How to Write a Book Review

The purpose of a book review is to inform other potential readers/buyers about the book. Feedback is also helpful to the author. A good review can help increase sales; a poor review can have the opposite effect.

To post a review on Amazon, you have to be an Amazon customer. Goodreads and other platforms (Barnes & Noble, Chapters/Indigo) allow anyone to post a review.

How many stars?

The number of stars you choose is pretty arbitrary. I personally hate rating things on a number scale. But, every reviewer has their own preferences and agenda which will guide their choice.

 

A five-star review should be for a book that has everything: good writing, good editing, and a story that makes you want to read it again and tell your friends about. Some people are too generous, which is generally not a bad trait to have in life. But I’ve looked at all the reviews of some reviewers to find that they’ve given a five-star review to all 30 books they’ve read. And while it’s very polite, it doesn’t serve the purpose for potential new readers. Seriously, nobody could be that lucky.

Neal Wooten

 

Explain your star rating.

Keep it short, keep it simple. It’s not an essay; it’s not a book report; it simply consists of a few (thoughtfully constructed!) sentences—a paragraph.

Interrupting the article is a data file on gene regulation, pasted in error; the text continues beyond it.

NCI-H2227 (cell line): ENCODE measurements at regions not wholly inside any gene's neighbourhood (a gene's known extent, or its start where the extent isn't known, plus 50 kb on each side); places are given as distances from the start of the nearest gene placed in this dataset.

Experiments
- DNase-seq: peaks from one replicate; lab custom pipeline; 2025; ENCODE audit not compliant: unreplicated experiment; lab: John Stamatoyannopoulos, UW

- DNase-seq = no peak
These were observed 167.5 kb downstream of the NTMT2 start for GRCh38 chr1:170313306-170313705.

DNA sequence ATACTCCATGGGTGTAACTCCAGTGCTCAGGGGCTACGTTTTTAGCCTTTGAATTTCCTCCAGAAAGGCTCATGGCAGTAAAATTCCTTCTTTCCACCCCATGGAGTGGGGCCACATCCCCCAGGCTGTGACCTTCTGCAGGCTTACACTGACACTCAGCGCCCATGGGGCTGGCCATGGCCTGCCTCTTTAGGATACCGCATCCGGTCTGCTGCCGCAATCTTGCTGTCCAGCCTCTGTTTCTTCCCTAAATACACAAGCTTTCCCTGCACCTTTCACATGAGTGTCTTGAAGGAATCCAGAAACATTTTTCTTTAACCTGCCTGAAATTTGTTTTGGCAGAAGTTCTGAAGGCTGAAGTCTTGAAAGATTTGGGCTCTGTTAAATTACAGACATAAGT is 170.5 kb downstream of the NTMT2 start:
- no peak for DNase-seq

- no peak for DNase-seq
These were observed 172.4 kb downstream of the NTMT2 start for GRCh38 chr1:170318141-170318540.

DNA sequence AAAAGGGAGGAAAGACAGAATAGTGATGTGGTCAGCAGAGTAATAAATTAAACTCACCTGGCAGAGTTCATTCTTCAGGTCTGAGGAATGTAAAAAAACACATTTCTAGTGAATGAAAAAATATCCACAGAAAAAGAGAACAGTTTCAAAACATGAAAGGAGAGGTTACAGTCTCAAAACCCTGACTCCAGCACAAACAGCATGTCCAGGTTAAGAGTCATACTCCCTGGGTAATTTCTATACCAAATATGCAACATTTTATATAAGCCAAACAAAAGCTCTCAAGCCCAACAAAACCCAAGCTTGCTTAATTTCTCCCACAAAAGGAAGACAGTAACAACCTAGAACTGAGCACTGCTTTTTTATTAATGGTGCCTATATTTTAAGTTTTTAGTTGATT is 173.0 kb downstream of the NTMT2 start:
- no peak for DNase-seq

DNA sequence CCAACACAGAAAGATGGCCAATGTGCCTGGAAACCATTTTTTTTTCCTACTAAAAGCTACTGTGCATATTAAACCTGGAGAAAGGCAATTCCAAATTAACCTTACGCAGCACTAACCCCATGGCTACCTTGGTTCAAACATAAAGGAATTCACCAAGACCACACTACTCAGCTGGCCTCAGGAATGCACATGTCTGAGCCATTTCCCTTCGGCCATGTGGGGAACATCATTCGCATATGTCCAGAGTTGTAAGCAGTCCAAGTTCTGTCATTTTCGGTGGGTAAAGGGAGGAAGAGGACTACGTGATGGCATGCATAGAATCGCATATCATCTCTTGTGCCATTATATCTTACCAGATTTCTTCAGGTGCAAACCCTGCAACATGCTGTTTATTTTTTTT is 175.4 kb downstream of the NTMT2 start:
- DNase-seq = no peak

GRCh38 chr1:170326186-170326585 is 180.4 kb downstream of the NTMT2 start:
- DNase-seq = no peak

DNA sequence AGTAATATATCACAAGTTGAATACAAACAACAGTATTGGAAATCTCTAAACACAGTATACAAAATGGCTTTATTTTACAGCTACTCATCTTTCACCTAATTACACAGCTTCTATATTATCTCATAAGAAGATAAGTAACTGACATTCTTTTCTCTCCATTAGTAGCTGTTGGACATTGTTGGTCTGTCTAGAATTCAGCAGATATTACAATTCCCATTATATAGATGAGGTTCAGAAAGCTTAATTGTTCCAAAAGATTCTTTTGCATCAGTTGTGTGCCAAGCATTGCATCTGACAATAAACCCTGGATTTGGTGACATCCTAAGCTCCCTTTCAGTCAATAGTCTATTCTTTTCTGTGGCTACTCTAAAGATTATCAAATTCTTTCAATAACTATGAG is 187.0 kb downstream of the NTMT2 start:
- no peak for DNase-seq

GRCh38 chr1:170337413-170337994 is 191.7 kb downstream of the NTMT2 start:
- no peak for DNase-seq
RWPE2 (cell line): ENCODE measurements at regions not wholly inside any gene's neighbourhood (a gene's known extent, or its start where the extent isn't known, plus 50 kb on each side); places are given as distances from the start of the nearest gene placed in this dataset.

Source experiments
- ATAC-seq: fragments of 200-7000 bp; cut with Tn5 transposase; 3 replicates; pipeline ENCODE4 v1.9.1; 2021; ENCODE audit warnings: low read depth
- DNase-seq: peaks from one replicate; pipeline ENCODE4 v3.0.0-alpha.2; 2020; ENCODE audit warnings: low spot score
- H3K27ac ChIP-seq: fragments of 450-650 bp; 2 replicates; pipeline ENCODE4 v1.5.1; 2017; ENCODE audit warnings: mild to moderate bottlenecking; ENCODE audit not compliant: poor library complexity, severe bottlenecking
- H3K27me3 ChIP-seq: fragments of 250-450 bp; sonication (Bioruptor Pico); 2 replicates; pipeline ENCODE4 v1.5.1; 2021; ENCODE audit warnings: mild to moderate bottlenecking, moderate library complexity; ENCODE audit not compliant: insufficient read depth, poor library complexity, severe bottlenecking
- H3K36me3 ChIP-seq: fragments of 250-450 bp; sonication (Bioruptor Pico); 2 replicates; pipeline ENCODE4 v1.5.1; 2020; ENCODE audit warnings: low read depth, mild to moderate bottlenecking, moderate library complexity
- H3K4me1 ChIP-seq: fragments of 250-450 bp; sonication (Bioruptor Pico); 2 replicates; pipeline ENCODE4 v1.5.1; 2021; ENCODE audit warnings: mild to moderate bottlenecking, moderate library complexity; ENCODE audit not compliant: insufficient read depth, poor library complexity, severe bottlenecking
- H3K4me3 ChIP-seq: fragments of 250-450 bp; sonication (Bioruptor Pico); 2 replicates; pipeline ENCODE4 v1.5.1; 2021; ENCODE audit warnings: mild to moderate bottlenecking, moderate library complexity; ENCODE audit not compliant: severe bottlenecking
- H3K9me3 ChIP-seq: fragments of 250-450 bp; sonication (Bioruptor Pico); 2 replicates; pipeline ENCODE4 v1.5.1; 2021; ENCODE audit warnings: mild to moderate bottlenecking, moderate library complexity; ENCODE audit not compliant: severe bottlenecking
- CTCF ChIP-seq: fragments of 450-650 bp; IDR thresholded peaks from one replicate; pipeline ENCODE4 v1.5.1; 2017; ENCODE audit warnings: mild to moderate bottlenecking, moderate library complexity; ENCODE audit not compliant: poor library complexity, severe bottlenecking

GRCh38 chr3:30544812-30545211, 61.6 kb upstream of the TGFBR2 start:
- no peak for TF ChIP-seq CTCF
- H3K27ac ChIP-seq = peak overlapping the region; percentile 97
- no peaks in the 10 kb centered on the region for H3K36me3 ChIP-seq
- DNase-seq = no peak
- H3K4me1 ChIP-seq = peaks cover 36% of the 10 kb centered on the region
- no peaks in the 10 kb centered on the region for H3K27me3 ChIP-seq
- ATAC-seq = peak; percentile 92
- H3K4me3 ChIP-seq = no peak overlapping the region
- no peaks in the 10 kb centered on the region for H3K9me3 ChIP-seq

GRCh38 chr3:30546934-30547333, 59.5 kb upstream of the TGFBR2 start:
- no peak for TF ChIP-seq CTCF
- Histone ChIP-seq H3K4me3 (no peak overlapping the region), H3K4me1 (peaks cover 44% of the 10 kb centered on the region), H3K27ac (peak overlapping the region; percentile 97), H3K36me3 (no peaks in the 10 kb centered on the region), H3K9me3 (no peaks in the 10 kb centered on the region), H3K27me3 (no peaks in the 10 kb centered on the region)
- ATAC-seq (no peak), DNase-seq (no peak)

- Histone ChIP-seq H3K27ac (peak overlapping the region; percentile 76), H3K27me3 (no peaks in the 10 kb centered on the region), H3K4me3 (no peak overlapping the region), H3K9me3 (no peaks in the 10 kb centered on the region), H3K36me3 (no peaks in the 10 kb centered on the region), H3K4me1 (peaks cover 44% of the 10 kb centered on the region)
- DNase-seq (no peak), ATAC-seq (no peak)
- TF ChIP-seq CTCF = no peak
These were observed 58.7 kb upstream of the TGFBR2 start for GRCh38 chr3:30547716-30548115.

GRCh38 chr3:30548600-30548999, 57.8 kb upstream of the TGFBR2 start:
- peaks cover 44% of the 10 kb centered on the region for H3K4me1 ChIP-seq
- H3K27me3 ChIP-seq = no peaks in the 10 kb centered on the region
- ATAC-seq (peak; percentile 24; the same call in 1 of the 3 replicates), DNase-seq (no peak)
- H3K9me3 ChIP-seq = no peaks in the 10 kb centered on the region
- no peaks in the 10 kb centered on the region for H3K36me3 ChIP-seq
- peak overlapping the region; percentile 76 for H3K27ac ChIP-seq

It should go without saying but … read the book. At least, give it a fair shot and explain why you couldn’t get through it if you didn’t. If you haven’t read it, don’t review it. If you’re not able to download it, or the printer screwed up and some of the pages are upside-down, that’s not the author’s fault—take it up with technical support or the print-on-demand service you purchased it from.

Although the reader can refer to the synopsis on the sales page or the back cover of the book, include something about the story. Don’t share any major reveals or spoilers, and don’t just copy what the author (or another reviewer) has posted. Provide context for your comments.

Did you like the book? Would you recommend it? Why or why not? To whom?

Give specific examples. For fiction—discuss the character development, use of setting, pacing, etc. If it’s nonfiction, discuss the organization, ability to get across the point and passion for the subject.

Add your personal insights—how the book related to you, affected you, etc. Don’t go on and on about yourself, don’t disrespect the writer. Find something nice to say and be gentle with your suggestions for improvement. Your review is about the writing, not about the writer.

If you received a free copy of the book (or got paid!) in exchange for your review—be transparent about it. This should not be happening on Amazon … but it does. (More about the 5-star-review “marketing strategy” in an upcoming post.)

Only a small percentage of readers review books. Support your fellow author, and help out your fellow readers, by taking the time to tell others about those books that stand out … and about those not worth the price.

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